LOGISTICS

The Logistics Cluster continues to advocate for increased entry of humanitarian goods into Gaza. The Logistics Cluster requested a clearance from COGAT for transportation of UNICEF stationery items, Early Childhood Development Kits and children’s toys; UK MAP medical equipment; FAO veterinary supplies and 704 packets of washing powder for World Vision.

The Cluster has presented a number of proposals to the Israeli authorities, namely: to use sea containers for the purpose of transportation of humanitarian cargo and permission for the exit/return of empty containers; to double-stack pallets on trucks and for the installation of lighting at the crossing on the Gaza side of Karem Shalom to allow operations after dark.

The Cluster also maintains a constantly updated list of delivered/held up/refused humanitarian cargo. Information collected includes quantity of items, organization, date of entry, date stopped/delivered etc. The list is available from the Logistics Cluster on request. http://www.logcluster.org/gaza09a/UNJGECC.

PROTECTION

Procedures for Gaza children receiving medical treatment outside the Gaza Strip need urgent attention as the monitoring mechanisms, particularly for unaccompanied children, are inadequate. Another area of concern is the issue of alleged disappearances. Upon finalization of the database of war casualties, the numbers of disappeared versus killed will be clarified. In addition, the Protection Cluster has identified that lengthy delays in legal procedures concerning inheritances of people killed during the war contribute to further deterioration of the economical situation of their families.

ELECTRICITY/FUEL

Approximately 90% of the Gaza population suffers from intermittent power supply, with power cuts of between four and five hours daily. The Gaza Electricity Distribution Company reports an overall energy deficit of 19% in the Gaza Strip as of 1 5 March. On Monday 1 6 March, due to technical failure, the Gaza Power Plant has been forced to shut one turbine, bringing power generation to 30MWs. Gaza city and middle area are most affected, with scheduled power cuts increased to 8-12 hours/day. The broken unit is being repaired, but a source at the plant suggests that such failure could have been avoided if spare parts were available.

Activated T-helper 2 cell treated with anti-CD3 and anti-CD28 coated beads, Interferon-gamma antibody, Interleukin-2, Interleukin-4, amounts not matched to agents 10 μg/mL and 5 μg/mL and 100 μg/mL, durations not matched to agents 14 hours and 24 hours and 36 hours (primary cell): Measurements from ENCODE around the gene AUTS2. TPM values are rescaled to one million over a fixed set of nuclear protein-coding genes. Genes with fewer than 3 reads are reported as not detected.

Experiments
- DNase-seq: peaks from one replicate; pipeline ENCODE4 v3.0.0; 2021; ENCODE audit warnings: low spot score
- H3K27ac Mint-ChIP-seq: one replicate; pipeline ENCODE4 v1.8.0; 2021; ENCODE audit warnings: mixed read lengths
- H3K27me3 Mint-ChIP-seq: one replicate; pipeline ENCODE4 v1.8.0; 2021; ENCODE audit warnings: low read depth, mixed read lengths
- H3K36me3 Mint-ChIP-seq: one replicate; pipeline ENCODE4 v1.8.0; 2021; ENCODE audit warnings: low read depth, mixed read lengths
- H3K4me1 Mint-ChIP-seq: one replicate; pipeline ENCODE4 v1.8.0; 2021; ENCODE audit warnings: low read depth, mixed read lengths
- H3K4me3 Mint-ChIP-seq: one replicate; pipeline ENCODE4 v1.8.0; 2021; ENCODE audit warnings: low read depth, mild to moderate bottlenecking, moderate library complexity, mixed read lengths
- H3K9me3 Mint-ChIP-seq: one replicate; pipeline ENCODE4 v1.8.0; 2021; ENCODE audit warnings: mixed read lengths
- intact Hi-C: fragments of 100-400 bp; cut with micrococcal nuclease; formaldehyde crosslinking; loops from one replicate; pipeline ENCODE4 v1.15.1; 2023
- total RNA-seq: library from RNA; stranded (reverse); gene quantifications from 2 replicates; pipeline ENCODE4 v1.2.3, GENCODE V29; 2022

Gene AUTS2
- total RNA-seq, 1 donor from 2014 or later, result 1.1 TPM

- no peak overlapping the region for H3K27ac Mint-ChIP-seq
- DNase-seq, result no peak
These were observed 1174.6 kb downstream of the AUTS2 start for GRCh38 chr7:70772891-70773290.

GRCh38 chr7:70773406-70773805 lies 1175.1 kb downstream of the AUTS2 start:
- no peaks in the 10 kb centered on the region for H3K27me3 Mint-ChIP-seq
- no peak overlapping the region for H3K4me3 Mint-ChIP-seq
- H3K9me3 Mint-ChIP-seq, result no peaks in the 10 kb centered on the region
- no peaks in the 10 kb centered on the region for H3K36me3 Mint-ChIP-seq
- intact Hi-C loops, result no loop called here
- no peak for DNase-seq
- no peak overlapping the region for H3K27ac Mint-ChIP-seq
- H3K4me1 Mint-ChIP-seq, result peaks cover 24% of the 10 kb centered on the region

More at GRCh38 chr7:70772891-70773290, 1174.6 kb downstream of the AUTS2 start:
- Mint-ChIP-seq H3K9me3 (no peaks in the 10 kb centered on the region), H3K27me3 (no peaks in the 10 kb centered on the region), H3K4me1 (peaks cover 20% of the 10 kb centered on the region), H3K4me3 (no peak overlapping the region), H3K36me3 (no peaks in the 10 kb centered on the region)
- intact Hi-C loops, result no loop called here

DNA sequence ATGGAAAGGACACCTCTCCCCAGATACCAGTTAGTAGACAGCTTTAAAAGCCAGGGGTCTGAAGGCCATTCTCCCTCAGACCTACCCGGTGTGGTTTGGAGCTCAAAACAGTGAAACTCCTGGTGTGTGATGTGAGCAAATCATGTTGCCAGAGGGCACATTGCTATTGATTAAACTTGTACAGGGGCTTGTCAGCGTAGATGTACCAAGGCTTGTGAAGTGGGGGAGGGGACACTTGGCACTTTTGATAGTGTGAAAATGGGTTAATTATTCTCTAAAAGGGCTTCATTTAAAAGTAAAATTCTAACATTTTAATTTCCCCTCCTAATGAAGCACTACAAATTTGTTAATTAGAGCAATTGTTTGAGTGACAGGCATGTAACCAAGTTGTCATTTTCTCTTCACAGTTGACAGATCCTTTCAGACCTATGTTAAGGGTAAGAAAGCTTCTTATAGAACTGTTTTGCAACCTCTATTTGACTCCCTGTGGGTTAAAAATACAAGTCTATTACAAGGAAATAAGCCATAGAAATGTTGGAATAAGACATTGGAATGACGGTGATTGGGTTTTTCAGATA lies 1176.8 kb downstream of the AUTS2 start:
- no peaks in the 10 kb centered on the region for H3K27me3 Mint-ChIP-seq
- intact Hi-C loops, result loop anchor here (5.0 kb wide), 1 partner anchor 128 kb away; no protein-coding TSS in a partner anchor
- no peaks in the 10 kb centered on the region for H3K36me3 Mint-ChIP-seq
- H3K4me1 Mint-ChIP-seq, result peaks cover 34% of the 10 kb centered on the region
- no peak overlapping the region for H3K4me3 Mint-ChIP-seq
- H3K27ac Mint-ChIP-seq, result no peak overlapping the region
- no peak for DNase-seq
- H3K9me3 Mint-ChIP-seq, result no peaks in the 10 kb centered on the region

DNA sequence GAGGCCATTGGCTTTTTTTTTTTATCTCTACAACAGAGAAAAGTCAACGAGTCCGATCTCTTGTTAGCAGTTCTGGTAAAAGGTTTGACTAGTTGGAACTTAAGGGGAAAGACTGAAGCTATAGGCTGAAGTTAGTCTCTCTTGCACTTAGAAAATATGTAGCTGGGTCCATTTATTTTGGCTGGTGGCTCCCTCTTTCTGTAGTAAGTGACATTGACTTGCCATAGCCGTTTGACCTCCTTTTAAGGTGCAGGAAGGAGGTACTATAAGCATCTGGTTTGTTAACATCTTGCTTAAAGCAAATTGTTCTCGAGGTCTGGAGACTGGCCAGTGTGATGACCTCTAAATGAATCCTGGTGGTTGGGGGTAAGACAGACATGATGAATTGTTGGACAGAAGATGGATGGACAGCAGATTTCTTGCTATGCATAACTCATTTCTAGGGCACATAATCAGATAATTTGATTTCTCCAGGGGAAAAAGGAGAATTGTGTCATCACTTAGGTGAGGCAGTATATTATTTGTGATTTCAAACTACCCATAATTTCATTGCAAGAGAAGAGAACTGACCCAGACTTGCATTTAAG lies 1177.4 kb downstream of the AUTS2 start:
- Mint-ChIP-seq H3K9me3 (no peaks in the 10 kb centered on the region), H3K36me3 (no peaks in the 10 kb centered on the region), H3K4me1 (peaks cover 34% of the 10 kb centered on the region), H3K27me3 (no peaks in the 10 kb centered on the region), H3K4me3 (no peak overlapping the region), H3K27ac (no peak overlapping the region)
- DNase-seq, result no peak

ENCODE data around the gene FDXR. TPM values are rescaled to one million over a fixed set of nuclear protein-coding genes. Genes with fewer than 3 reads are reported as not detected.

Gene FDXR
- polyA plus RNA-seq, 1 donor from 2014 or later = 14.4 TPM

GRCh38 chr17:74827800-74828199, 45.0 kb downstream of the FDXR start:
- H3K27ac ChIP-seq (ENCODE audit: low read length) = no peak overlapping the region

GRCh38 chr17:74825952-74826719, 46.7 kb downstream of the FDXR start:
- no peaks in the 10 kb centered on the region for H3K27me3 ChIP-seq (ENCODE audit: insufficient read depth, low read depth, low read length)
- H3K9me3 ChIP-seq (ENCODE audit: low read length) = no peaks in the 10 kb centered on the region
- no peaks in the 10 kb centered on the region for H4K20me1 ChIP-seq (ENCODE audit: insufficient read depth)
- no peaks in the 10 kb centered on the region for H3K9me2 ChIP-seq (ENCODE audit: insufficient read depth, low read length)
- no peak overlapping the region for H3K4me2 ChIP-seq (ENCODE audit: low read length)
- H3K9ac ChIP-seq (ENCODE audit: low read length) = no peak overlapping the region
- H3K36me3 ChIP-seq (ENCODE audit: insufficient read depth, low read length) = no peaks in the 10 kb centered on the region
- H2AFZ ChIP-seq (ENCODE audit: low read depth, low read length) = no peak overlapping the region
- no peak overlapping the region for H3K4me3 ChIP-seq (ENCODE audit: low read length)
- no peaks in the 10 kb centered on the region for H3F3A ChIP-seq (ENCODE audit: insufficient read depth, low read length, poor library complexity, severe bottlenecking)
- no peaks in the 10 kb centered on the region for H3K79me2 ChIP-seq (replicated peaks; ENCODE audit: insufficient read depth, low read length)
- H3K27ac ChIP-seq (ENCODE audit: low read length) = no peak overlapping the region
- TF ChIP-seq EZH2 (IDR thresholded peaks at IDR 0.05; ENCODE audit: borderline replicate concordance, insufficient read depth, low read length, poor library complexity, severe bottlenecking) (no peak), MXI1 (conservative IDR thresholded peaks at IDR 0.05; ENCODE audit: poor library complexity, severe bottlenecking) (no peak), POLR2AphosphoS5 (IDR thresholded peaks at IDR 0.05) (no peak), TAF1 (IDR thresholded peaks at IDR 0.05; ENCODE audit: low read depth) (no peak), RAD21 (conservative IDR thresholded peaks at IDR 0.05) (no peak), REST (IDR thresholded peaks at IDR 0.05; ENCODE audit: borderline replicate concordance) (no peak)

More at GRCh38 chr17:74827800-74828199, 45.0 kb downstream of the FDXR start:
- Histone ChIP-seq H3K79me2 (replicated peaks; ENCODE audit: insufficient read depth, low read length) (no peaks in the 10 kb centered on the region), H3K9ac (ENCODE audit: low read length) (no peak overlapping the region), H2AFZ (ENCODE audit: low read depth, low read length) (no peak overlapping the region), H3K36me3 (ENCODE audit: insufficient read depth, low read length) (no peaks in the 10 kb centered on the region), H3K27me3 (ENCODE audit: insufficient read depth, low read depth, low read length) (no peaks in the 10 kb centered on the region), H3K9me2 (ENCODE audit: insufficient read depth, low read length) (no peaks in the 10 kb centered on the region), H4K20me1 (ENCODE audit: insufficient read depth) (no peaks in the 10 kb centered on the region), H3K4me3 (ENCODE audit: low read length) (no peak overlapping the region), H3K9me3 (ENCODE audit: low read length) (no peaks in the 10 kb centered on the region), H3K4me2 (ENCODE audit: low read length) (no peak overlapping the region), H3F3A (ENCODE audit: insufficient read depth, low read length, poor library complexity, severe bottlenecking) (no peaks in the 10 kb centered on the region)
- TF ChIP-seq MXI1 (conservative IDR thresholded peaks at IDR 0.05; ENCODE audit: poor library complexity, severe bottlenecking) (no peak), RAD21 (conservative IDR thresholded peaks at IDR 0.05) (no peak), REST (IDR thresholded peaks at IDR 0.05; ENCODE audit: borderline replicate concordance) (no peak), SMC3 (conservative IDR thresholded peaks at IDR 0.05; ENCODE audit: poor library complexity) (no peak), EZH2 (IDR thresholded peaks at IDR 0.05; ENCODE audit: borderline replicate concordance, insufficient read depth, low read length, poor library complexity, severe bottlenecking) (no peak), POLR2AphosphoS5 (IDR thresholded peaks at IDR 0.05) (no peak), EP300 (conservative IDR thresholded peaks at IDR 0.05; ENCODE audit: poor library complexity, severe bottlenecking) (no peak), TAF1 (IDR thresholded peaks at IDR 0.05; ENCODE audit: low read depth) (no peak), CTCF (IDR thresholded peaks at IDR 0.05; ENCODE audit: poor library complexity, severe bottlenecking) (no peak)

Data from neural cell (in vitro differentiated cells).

EARLY RECOVERY

Following the publication of the PA’s Palestinian National Early Recovery and Reconstruction Plan for Gaza 2009-2010, four groups (Governance, Livelihoods, Utilities and Environment) have now been established under the umbrella of the Early Recovery Cluster. The objective is to prioritise early recovery and transitional reconstruction efforts in each area as and when access improves.

WATER AND SANITATION

Some 50,000 people still remain without access to water through the public network, while 100,000 others experience intermittent supply of water. ACF, CARE, Oxfam and PHG continue to deliver water by tankers to affected neighbourhoods. Lack of materials and equipment for the WASH sector continue to hamper repairs and rehabilitation efforts.

During a recent sampling in January/February, data on watery diarrheal diseases among children 0-3 years old, attending UNRWA facilities, was compared to the corresponding weeks last year. An increase of 18 % in the incidence of the disease was reported, assumed to be related to war-related damage to the water supply systems. The epidemiological surveillance system in Gaza Strip resumed functionality on 20 January.

EDUCATION

The need to provide psychosocial services for school children and teachers has led to the establishment of a subgroup, facilitated by Sharek Youth Forum and involving approximately ten organizations, including Gaza-based universities. Preparations for the training and capacity building of 354 Gaza school and NGO counselors are well underway.

Access of supplies into Gaza remains a key obstacle for a number of education interventions, ranging from school repairs and rehabilitation to provision of training material for teachers and counselors.

FOOD SECURITY / AGRICULTURE

· The availability of most basic foods is at an acceptable level for both fresh and dry foods but this is highly volatile. Problems remain for selected items. Fresh chicken and meat, cleaning material and cooking gas were found to be unavailable or in short supply as of 10 March 2009.

· Shortages of animal feed and gas have contributed to the increase in the price of chicken in the market from 12 to 17.25 NIS/kg.

· As of 10 March, the total stock of wheat flour in Gaza mills is 10,900 mt, which is sufficient to cover the needs of the total population for approximately 24 days (i.e. until 3 April 2009).

· A statement issued by the IDF Spokesperson’s Office on 11 March announced the decision to restrict fishing to three nautical miles from the coast. Since 2002, fishermen have been restricted to 6-8 nautical miles despite the 20 nautical miles agreed by the Israeli Government under the Oslo Accords and 12 miles following by the commitments by the Government of Israel under the Bertini Commitments. Limiting sea areas causes over-fishing and threatens the livelihoods of over 3,000 fishermen in Gaza who rely on fishing to support their families.

· Severe restrictions on agricultural inputs continue to delay recovery and rehabilitation efforts of land, greenhouses, nurseries, roads, wells and irrigation networks. The import ban on live animals constrains breeding efforts in the livestock sub sector and makes the market prices of red and white meat, including beef, lamb and chicken, unaffordable for the majority of consumers.

Shelter/Health/Nutrition/Coordination NTR



1 Information on the status of border crossings and numbers of trucks crossing is compiled by OCHA Gaza, based on data provided by the Gaza Ministry of National Economy, UNRWA, UNSCO and Paltrade (Palestine Trade Centre) and cross-checked with data received from COGAT and covers the period 10 to 16 March.